No pressure, kids
In Finnish schools, students address teachers informally and use their first names. The atmosphere is relaxed and the hours not terribly demanding. The school day starts at 8 a.m. and finishes at midday for young children. Older students finish between 2 and 4 p.m. And because the winters are so harsh, Finns have 10 to 11 weeks of vacation in the summer, and many other days are added throughout the year.
Finnish schools don’t promote competition. There are no marks given for the first few years of a student’s schooling, and no national exams conclude the school year. “It’s up to them to decide if they do their homework,” says Zakik, the teacher. Teaching expert Mikko Myllykoski says that other countries place too much importance on tests. “The secret is freedom.” And yet, results count.
All students follow the same course from seven to 16 years of age. And virtually no one fails. Students who encounter persistent difficulties are allowed to work with special assistants who helps them through the lessons step-by-step or in small groups outside of classes. Because of this it is almost of unheard of in Finland for students to repeat grades, and 93% of students complete their obligatory studies successfully, compared to 80% in countries that are OECD members.
Interestingly, students’ socio-economic background has much less influence on their performance in Finland than it does in other countries. Schools that welcome migrants receive more funding to teach Finnish as a second language. “The Finnish school system is a pillar of the Nordic model according to which everyone should have the same opportunities, regardless of where he or she is born,” says Kumpulainen.
Yet the experts say students retain a sense of individuality, and special funding is given to schools that develop innovative projects. “Students are encouraged to develop their own skills rather than simply racking up knowledge,” Kumpalainen adds.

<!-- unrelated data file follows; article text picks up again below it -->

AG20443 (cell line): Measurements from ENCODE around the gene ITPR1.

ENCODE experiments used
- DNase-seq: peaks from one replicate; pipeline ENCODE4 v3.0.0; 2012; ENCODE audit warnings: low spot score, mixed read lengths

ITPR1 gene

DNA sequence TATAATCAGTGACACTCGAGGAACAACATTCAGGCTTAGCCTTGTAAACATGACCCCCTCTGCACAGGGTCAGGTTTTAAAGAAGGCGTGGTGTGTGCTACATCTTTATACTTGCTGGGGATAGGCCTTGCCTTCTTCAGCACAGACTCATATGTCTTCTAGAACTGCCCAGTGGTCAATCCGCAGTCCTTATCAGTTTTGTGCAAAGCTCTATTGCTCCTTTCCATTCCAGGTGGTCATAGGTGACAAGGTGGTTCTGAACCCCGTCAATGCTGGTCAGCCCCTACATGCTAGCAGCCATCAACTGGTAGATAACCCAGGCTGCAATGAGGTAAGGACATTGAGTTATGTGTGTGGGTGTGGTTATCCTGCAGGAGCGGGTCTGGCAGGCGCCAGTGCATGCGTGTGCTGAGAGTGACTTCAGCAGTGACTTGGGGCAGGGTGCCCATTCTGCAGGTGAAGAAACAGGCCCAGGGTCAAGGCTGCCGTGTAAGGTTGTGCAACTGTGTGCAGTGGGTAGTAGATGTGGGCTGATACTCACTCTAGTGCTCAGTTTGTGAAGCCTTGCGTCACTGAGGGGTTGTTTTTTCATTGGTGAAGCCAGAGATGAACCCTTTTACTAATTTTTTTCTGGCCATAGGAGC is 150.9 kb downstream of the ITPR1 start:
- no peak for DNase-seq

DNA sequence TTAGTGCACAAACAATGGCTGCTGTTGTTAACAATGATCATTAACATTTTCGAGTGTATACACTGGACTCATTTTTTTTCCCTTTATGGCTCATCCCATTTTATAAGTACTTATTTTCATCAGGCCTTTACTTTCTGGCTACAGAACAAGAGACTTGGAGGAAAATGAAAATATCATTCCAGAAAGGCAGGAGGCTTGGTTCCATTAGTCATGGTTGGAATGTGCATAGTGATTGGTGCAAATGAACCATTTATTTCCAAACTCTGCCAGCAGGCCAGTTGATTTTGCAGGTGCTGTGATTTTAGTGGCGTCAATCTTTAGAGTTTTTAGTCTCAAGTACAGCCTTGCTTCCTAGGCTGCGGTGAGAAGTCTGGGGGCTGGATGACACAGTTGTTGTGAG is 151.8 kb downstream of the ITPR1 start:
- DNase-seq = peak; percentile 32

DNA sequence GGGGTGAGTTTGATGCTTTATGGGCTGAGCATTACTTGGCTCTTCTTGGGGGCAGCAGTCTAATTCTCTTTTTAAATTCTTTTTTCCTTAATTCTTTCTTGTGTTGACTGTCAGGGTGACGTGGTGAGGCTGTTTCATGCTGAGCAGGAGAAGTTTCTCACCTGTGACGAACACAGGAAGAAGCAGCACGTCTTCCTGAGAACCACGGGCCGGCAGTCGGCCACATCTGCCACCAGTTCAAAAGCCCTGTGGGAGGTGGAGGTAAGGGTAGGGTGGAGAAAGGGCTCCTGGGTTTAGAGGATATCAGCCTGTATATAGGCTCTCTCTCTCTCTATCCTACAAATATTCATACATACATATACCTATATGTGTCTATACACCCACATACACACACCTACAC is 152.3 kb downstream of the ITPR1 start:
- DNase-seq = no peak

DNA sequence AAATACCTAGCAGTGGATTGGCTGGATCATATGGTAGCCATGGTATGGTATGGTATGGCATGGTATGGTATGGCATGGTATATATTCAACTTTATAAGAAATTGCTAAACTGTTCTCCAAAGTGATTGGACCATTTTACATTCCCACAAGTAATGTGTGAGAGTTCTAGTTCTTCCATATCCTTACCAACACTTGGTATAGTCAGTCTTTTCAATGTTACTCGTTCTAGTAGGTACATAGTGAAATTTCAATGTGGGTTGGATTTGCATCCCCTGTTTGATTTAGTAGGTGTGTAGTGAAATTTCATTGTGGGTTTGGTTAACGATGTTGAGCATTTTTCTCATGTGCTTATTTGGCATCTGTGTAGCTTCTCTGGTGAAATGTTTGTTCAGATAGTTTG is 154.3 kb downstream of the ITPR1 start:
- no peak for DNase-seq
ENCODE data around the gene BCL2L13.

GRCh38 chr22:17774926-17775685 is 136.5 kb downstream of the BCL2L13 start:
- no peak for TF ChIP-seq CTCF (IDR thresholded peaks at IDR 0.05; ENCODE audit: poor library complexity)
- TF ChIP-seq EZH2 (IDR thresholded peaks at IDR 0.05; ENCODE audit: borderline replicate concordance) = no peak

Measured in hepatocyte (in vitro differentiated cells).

Everything is bankrolled by the governement: supplies, cafeteria, transport, health care, support classes. But money alone doesn’t explain the success, experts say. Finland spends 8,651 francs ($9,248) per student a year, less than the average of the OECD countries (9,004 francs or $9,625) and significantly less that the U.S. (12,133 or $12,970) and Switzerland (15,126 or $16,170).
Even the teachers’ union has little about which to complain. “It has been a long time since we have had to fight for something,” says teacher Ritva Semi. Harmony reigns between the Ministry of Education and the member organzation to which 96% of teachers belong, she adds with a smile.
Semi, a short bespectacled woman, was involved in all the reform battles of the 1970s that led to the birth of the current school system. She doesn’t hesitate to praise the schools.
“Finland has no diamonds, no oil, no coal. So our politicians decided that we had to invest in human capital. And it was there that the idea of free education for all was born. Later, the Right wanted to establish a national exam and encourage the privatization of schools. When the first test results were released in 2001, all those projects were frozen, and today not even the most conservative politicians want to remember that they were opposed to the current school system.